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What employers should know about COVID-19 contact tracing

| July 5, 2020 1:00 AM

The Better Business Bureau Northwest and Pacific Region is alerting employers to cybersecurity issues associated with COVID-19 contact-tracing solutions.

Interest in COVID-19 monitoring is growing as employers grapple with appropriate measures to keep their employees and customers safe and avoid workplace outbreaks.

“Safeguarding privacy is important for business,” said regional bureau CEO Tyler Andrew. “Protecting personal information applies to both customers and employees and can be done in a way that also creates a safer place to work in the era of COVID-19.”

Tracking and contact-tracing solutions are being considered and implemented throughout the country to help contain the spread of the coronavirus. High-tech solutions include smartphone applications that employees can download, which will track and store proximity data or use other means to determine location. If a user is diagnosed with COVID-19, data collected by the smartphone app can be used to trigger notifications to other employees (and outsiders) who have crossed paths (within six feet) with the infected person.

While tracing apps are sophisticated and not all employers want or need such technology, businesses are being encouraged to find simple ways to monitor and track employee health and workplace exposure. For instance, some employers are mandating employees use a no-touch digital thermometer and fill out a symptom questionnaire every day before entering the office. The resulting employee data may go to a central repository, typically accessed by an HR rep. Small businesses or professional offices that are able to log information about individual customers may be expanding symptom monitoring to include customers as well.

As procedures and technology to track COVID-19 and trace contacts advance, privacy and security issues loom. It is the employer’s responsibility to understand how all employee data that is collected by any means will be protected, stored, used, and disposed of.

The Better Business Bureau encourages employers to think about privacy and cybersecurity questions their employees may have, including:

• What information do employees receive upfront about tracking or contract-tracing?

• What information do employees receive in connection with a suspected exposure?

• How is the data stored securely and for how long?

• If using a mobile phone tracer app, what permissions does it need and why?

• Who has access to the collected data?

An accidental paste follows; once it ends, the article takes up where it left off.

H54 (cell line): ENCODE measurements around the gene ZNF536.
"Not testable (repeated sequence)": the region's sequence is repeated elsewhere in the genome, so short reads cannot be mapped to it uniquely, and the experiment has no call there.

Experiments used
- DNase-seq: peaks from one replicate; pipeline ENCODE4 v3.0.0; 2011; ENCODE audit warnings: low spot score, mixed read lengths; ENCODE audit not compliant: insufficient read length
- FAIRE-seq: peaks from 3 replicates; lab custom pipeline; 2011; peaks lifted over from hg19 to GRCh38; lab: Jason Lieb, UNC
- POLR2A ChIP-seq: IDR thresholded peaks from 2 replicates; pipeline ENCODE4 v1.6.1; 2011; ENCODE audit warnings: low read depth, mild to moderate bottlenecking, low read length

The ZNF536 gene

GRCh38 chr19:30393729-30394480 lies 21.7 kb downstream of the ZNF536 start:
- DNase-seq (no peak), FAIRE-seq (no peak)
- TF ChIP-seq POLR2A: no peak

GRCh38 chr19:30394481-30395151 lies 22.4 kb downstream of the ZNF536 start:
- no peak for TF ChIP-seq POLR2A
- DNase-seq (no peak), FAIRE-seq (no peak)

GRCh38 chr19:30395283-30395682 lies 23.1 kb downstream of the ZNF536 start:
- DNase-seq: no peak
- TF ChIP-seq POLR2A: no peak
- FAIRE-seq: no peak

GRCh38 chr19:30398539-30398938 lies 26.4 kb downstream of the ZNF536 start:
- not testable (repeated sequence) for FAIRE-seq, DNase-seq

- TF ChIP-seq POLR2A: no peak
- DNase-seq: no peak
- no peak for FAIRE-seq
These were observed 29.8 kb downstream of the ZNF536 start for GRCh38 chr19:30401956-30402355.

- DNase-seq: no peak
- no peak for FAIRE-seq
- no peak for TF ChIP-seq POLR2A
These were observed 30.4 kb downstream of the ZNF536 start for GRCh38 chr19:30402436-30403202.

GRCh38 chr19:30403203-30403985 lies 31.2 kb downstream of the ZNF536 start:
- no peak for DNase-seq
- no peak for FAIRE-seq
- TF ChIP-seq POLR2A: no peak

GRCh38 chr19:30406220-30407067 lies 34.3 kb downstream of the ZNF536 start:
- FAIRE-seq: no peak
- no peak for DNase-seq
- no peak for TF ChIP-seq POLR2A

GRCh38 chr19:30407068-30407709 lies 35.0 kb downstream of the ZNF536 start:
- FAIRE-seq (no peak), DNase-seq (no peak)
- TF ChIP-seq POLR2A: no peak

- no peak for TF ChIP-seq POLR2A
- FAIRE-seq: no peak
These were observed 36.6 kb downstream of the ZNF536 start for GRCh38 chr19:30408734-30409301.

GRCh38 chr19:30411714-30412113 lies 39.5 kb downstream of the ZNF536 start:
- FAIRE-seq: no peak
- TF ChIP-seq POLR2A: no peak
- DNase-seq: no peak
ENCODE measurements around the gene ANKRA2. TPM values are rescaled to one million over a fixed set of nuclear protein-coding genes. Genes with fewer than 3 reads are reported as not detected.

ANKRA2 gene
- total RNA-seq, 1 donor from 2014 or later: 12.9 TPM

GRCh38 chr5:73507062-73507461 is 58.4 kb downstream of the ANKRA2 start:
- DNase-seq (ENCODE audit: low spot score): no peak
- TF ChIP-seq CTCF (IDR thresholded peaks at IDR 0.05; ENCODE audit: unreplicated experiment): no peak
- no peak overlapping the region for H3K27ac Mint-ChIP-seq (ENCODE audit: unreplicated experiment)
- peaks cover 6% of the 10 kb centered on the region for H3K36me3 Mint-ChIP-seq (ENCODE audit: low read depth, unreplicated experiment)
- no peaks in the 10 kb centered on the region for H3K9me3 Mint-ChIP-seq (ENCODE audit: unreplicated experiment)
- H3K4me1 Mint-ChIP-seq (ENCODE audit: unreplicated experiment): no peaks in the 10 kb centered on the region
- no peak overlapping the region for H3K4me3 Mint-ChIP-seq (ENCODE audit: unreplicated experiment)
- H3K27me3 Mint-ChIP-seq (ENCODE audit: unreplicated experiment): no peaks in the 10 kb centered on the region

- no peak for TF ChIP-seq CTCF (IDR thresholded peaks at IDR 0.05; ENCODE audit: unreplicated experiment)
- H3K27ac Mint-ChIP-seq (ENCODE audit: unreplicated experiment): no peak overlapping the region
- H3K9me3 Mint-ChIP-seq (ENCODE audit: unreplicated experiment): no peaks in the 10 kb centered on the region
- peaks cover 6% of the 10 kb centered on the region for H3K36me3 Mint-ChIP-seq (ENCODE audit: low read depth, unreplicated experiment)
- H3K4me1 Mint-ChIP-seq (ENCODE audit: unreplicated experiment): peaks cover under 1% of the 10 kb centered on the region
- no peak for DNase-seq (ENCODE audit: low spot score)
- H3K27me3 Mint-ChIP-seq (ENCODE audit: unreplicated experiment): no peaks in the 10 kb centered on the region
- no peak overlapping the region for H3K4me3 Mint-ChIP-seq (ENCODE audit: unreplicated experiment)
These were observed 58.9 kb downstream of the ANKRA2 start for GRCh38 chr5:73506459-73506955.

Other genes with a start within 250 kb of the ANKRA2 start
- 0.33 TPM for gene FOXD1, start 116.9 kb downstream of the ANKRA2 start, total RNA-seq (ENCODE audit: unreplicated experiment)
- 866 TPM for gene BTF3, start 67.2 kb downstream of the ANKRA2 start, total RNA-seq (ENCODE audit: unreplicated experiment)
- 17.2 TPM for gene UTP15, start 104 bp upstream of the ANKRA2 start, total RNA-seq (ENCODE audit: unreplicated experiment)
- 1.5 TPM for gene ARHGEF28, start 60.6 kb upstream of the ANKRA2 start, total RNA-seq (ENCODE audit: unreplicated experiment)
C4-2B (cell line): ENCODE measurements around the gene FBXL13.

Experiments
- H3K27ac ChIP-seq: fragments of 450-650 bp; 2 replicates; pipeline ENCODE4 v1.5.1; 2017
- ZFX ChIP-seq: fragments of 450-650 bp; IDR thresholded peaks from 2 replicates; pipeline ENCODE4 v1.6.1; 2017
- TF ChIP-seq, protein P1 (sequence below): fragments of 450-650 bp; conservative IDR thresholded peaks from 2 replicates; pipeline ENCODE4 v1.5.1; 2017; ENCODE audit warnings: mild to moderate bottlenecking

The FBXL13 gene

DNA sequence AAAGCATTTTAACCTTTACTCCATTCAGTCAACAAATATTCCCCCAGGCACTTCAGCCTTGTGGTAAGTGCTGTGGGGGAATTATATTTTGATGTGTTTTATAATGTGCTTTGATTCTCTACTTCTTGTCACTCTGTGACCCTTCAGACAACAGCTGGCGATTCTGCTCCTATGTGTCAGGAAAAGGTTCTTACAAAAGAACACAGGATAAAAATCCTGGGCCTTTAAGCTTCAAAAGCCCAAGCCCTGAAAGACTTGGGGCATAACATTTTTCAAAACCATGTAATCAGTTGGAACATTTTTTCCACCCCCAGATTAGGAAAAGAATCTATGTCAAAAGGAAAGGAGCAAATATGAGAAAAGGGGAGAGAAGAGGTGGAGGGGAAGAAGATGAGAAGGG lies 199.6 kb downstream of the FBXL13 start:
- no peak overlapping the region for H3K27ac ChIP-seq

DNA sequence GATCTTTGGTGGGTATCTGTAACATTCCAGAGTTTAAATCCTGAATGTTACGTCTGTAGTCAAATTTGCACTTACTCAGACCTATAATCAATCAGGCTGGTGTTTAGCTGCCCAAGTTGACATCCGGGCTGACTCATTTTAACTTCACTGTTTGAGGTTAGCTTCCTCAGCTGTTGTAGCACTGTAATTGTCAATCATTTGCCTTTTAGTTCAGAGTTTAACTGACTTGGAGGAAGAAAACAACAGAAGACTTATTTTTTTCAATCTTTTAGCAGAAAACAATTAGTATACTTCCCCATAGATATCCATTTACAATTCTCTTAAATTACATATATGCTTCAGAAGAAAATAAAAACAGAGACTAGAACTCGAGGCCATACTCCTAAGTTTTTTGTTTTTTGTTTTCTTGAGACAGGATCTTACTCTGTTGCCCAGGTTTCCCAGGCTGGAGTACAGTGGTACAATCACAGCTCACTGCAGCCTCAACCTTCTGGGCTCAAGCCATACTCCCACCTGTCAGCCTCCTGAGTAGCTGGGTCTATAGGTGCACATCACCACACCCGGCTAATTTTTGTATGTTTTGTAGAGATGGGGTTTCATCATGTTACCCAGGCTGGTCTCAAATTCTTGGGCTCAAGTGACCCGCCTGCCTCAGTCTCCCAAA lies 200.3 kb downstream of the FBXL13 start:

• How is the data used to inform community-wide health decisions?

While it is legal for employers to mandate their employees get tested for COVID-19 before returning to work, take daily temperatures, and participate in contact-tracing solutions, companies need to tread carefully when documenting and storing personal health information. Legal experts warn that asking employees to disclose health information, especially if they are asymptomatic, could be challenged and open the company up to legal liability.

Other considerations agreed upon by BBB and consumer protection agencies include:

• Using anonymous, aggregate location data for public health purposes to sidestep many of the privacy concerns related to tracking individuals’ location. For example, if a consumer has granted you permission to use their location data, nothing would prohibit you from disclosing a heat map of average distances traveled for public health purposes.

• If you tell consumers you’re collecting, analyzing, using, or sharing information for emergency public health purposes, only use it for those purposes, and delete the data when the need is over. This idea of “purpose limitation” or “use limitation” has been a standard tenet of privacy norms over the years.

There are many engineering tools that can preserve consumer privacy while getting the data you need to combat the coronavirus. For instance, researchers have developed decentralized protocols that allow users to voluntarily share encrypted data directly with epidemiologists.

To be successful, employers should educate their employees about any tracking and contact-tracing solutions they put in place, including how notifications look, what questions they will be asked, and how the information will be used. This is critical to not only assess data-privacy issues and concerns, but to prevent employees from being conned by fake contact tracer scams that have recently been reported to BBB.